NAVIGATION AND SHIPPING SCOPE OF COMMONWEALTH POWER
CONSTITUTION, ss. 51 (i), (xxxix), 76.98
Assuming, as a possibility, that, on the true construction of section 98 of the Constitution, the power of the Parliament to make laws as to 'navigation and shipping' is limited by the words 'with other countries, and among the States' in section 51 (i).
Still, the legislative power is not confined to ships engaged in interstate and foreign commerce. It includes, at least, power to make laws in respect of navigation and shipping so far as interstate trade and commerce is affected. This includes much more than the ships engaged in interstate commerce. It includes those ships and their seamen; but it also includes the control of the navigable waters of the Commonwealth, and of all ships which use them, so far as it is necessary to control them for purposes of interstate and foreign commerce. And it includes everything incidental to the exercise of those powers.
Commerce includes navigation. The power to regulate commerce comprehends the control for that purpose, and to the extent necessary, of all the navigable waters of the United States which are accessible from a State other than those in which they lie. For this purpose they are the public property of the nation, and subject to all the requisite legislation by Congress. (Gilmanw. Philadelphia 3 Wallace 713 at 724.)
The laws of the United States with regard to navigation, shipping, and seamen, are based on the assumption of a plenary power in Congress to legislate with respect to the whole subject so far as navigation on the high seas or the navigable waters of the United States is concerned.
. . the existing legislation of Congress, with regard to steam-vessels, proceeds upon the assumption that it possesses full power to regulate all vessels navigating public waters of the United States, whether they are engaged in commerce or not . . . And it also is apparent that Congress proceeds upon the theory that proper regulation requires that all vessels in those waters shall be subject to one uniform system. (The Oyster Police Steamers of Maryland 31 F.R. 763; U.S. v. Burlington & Henderson County Ferry Co. 21F.R. 331.)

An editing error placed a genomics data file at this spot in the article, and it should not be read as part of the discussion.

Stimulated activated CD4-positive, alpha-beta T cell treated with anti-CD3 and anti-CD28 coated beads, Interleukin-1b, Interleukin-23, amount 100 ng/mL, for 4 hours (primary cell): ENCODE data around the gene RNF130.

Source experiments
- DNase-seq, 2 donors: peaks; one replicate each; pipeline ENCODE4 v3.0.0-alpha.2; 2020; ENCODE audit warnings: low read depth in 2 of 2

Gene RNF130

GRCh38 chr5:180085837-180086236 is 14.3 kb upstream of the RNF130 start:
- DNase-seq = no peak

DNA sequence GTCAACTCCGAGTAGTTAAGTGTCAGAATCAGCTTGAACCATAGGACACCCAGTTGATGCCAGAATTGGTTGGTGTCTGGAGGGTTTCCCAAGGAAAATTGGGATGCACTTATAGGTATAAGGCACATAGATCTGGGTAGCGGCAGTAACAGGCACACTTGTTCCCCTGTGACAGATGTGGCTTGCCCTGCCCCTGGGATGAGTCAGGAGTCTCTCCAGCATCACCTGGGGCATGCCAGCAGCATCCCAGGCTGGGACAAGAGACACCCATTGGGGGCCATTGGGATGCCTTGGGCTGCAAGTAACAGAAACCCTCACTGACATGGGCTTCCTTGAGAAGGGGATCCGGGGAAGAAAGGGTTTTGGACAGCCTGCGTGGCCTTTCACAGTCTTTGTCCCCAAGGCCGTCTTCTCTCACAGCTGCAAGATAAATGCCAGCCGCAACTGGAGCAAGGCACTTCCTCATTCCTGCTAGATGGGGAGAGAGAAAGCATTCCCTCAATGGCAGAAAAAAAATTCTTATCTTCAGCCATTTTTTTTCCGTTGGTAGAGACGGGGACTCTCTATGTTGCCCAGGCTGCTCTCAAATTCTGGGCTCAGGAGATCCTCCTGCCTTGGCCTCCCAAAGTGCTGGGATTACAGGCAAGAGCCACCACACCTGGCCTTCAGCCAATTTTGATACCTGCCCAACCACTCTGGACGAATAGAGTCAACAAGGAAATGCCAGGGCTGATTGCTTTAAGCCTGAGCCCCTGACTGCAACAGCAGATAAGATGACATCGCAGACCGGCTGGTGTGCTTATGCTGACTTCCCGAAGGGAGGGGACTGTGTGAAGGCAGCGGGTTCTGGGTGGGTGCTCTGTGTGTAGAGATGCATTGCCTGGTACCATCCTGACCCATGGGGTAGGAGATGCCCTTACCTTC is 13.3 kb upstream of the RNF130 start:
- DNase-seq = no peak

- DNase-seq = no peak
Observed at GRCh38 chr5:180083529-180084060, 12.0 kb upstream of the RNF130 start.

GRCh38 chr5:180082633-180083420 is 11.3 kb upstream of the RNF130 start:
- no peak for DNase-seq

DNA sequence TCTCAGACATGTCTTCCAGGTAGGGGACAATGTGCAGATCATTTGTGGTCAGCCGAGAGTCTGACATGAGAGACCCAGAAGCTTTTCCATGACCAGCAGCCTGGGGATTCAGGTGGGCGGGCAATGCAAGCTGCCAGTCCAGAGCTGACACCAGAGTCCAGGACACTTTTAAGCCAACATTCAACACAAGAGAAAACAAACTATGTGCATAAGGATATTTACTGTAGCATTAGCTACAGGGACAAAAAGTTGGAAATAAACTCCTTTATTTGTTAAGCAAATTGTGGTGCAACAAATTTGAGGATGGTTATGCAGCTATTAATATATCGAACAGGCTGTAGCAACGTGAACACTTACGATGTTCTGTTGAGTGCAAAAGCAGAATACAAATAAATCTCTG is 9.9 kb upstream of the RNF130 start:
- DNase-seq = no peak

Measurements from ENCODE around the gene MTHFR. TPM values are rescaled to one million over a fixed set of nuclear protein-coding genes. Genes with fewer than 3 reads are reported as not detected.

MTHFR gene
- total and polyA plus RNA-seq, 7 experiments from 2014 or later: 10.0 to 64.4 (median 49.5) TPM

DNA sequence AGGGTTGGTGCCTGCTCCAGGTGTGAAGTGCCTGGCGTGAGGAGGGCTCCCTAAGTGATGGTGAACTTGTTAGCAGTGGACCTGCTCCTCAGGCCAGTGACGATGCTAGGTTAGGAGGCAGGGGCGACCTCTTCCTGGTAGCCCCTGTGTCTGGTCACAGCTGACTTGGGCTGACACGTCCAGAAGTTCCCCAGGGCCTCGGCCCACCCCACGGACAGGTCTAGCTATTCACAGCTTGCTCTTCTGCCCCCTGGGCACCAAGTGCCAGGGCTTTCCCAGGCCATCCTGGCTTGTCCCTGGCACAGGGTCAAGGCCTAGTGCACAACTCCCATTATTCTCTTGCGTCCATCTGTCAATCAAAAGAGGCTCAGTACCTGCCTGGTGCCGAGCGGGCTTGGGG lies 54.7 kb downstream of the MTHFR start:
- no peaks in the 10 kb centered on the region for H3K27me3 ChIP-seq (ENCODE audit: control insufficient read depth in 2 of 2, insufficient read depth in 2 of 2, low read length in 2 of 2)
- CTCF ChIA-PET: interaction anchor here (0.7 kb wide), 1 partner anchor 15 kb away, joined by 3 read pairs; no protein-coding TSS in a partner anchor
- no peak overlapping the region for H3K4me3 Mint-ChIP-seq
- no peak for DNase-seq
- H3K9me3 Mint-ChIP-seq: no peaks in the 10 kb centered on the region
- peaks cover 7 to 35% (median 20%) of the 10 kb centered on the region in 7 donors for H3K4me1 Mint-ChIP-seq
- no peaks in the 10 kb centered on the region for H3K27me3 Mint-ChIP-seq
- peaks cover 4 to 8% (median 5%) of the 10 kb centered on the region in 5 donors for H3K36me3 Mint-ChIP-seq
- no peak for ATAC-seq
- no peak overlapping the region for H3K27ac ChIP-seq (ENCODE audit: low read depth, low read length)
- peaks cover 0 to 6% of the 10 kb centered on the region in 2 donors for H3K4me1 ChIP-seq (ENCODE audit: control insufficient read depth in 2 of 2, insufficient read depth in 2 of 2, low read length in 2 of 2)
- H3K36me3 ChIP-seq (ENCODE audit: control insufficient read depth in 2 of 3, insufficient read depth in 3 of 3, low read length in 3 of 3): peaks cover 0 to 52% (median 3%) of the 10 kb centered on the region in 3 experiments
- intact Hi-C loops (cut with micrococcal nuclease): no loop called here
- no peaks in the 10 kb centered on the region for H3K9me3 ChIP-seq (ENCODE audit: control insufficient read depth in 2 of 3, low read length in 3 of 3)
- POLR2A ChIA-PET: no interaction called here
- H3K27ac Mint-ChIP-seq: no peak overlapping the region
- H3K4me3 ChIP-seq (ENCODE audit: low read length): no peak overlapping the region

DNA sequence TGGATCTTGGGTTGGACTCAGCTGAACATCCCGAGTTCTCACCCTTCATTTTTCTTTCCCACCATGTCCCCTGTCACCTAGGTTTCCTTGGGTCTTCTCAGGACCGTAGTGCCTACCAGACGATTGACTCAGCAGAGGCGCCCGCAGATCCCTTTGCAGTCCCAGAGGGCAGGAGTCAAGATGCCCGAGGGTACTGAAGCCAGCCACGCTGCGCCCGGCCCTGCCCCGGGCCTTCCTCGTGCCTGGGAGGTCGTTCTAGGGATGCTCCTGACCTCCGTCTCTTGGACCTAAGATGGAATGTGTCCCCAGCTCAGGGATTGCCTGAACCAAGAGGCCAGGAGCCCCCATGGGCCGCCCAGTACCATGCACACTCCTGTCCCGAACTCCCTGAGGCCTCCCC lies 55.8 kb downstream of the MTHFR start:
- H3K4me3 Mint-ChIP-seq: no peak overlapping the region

There are a number of cases, in the Supreme Court and in inferior federal courts, in which the navigation laws have been held constitutional and applied to vessels engaged in the domestic commerce of a State. In many of these cases the decision is based solely upon the commerce power-though some of them are based also on the implied legislative power as to maritime law generally, deduced from the grant to federal courts of exclusive jurisdiction in admiralty and maritime matters.
While navigating the high seas between ports of the same State, a vessel of the United States is, together with the business in which she is engaged, subject to the regulating power of Congress
under the commerce power (Lord v. Steamship Co. 102 U.S. 541).
It is clear that the regulation of all ships which use interstate highways-whether themselves engaged in interstate trade or not-is a matter affecting interstate commerce, e.g. the laws relating to lights, signals, rules of the road, collisions, safety, competence and sufficiency of officers and seamen, safety appliances, salvage, overloading, seaworthiness, inspection of hull, machinery and boilers, etc. And the cases bear this out.